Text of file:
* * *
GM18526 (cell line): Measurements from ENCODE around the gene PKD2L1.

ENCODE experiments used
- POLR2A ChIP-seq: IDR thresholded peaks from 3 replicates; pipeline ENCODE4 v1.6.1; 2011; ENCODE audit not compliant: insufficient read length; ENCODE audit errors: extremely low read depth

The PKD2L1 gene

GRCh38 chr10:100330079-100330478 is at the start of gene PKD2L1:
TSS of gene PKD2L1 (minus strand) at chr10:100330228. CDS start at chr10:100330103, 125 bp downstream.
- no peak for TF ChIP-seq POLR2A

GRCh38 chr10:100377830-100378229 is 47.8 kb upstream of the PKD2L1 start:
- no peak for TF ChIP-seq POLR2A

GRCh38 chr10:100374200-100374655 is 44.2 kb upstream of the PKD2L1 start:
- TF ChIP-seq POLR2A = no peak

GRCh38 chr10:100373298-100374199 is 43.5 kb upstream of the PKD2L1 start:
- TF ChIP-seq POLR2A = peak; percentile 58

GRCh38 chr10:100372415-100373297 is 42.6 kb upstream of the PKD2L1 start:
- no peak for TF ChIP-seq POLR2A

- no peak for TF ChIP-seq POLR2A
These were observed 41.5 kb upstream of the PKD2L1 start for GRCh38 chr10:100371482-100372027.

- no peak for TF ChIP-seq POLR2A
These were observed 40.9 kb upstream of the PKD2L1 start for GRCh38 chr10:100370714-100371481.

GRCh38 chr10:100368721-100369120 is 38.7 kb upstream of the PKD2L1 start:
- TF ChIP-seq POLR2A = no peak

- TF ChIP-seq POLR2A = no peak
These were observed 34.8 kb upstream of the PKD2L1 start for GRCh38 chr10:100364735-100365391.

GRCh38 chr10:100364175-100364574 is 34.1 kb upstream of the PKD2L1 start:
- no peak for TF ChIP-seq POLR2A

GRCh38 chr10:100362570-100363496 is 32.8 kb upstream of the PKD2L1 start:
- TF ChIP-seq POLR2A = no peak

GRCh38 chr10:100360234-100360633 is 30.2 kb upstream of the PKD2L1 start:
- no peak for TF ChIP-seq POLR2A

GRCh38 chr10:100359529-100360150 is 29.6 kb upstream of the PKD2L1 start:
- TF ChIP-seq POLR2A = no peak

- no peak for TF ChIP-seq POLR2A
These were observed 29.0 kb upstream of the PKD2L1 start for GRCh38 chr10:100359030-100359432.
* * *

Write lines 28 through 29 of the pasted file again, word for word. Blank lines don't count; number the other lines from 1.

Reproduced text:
GRCh38 chr10:100360234-100360633 is 30.2 kb upstream of the PKD2L1 start:
- no peak for TF ChIP-seq POLR2A